Now all the tax collectors and sinners were coming near to listen to him. And the Pharisees and the scribes were grumbling and saying, “This fellow welcomes sinners and eats with them.” So he told them this parable:
“Which one of you, having a hundred sheep and losing one of them, does not leave the ninety-nine in the wilderness and go after the one that is lost until he finds it? When he has found it, he lays it on his shoulders and rejoices. Luke 15:1-5
This fellow welcomes sinners. One of my favorite verses. He welcomes us sinners! He doesn’t just tolerate us. That word means to receive or give access to one’s self, to admit into companionship, to accept and not to reject. It comes from a word that means to receive into one’s family, to embrace, make one’s own. What glorious grace! And, praise God, he doesn’t wait for us to come to him, because if he did, most of us would never find our way. This fellow goes out and tracks us down.
Everyone will be lost at one time or another. Or many times. Some of us chronically wander into narrow canyons where paths stop so abruptly you can’t even turn around and go back out. Only a shepherd’s crook from an overhanging ledge in the hands of a strong shepherd can haul you up to safety.—Suzanne Guthrie
I love that – everyone will be lost at one time or another. I love, too, the title of the above image by Kristen Klein: Found – Another Lost Sheep. Yes, another.
There is no difference, for all have sinned and fall short of the glory of God … (Romans 3:22-23)
And that lostness does not merely mean the meandering wandering of a confused sheep. The word translated “lost” is the Greek word apollumi, which means to destroy, mar or render useless, perish, be lost, die or kill. It comes from two words:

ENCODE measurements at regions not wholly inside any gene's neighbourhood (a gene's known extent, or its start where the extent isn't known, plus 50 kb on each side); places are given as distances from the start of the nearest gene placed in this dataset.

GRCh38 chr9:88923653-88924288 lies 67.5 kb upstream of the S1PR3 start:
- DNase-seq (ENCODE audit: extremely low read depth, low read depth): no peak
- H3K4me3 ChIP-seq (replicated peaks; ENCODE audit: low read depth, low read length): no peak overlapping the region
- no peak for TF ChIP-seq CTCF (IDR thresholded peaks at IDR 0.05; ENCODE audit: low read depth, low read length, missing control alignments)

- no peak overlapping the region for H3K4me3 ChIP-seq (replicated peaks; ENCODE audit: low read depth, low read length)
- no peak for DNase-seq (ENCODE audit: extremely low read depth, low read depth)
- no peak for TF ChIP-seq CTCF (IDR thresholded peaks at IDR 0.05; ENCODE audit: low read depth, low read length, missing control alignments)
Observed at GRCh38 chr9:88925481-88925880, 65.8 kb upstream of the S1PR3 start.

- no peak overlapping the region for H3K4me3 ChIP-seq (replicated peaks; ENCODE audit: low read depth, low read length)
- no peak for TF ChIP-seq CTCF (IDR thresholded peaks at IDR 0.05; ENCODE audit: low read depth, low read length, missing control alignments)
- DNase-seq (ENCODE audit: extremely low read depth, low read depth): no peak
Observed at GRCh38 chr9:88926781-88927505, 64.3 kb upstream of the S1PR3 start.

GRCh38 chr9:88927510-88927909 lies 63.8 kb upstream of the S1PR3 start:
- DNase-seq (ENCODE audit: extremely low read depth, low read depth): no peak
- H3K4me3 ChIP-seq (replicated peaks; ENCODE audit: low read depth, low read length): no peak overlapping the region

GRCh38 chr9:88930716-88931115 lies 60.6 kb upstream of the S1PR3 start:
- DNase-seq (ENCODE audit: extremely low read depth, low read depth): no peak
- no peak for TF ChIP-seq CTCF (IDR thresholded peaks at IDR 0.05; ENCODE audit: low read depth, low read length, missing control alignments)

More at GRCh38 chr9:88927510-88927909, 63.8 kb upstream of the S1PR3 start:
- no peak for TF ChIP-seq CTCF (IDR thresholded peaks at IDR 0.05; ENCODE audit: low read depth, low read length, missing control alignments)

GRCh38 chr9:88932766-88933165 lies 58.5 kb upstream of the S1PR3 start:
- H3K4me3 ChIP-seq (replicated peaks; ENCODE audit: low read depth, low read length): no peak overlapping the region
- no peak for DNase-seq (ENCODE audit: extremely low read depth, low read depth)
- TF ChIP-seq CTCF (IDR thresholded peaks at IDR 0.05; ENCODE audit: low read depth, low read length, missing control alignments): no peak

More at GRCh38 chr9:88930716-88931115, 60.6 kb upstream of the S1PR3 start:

apo = the separation of a part from the whole; separation of one thing from another by which the union or fellowship of the two is destroyed; a state of separation, that is of distance
olethros = ruin, death, destruction
Isn’t that what sin is all about? Separation from the family. Separation from fellowship, leading to ruin, death, and destruction. It’s a hopeless word; it’s a seemingly final word. Yet (yet!), Jesus said he came for us destroyed, ruined, marred, perished, dead ones. He came for us, who by our sin and wandering from the way, have been separated from the flock, separated from fellowship with God, headed toward ruin, death, and destruction.
If you are trapped in one of those dead-end canyons and feel like you can’t turn around, that you can’t go back, that it’s too late for you, know this: Jesus came for the ones who have been written off. The ones, who in the eyes of world and maybe their own eyes too, are already dead. But not in the eyes of God. Never in the eyes of God.
He is seeking you right now. He welcomes you. Cry out to him and the strong Shepherd will be there instantly.
For the Son of Man came to seek and to save the lost.” Luke 19:10
Here is a trustworthy saying that deserves full acceptance: Christ Jesus came into the world to save sinners—of whom I am the worst. 1 Timothy 1:15
For there is no difference between us and them in this. Since we’ve compiled this long and sorry record as sinners (both us and them) and proved that we are utterly incapable of living the glorious lives God wills for us, God did it for us. Out of sheer generosity he put us in right standing with himself. A pure gift. He got us out of the mess we’re in and restored us to where he always wanted us to be. And he did it by means of Jesus Christ. Romans 3:22-24 (MSG)
This blog is also available as a Bible study, free to copy and use, at Another Lost Sheep Bible Study
Image, Found – another lost sheep . . . by Kristen Klein https://flic.kr/p/iZRiZV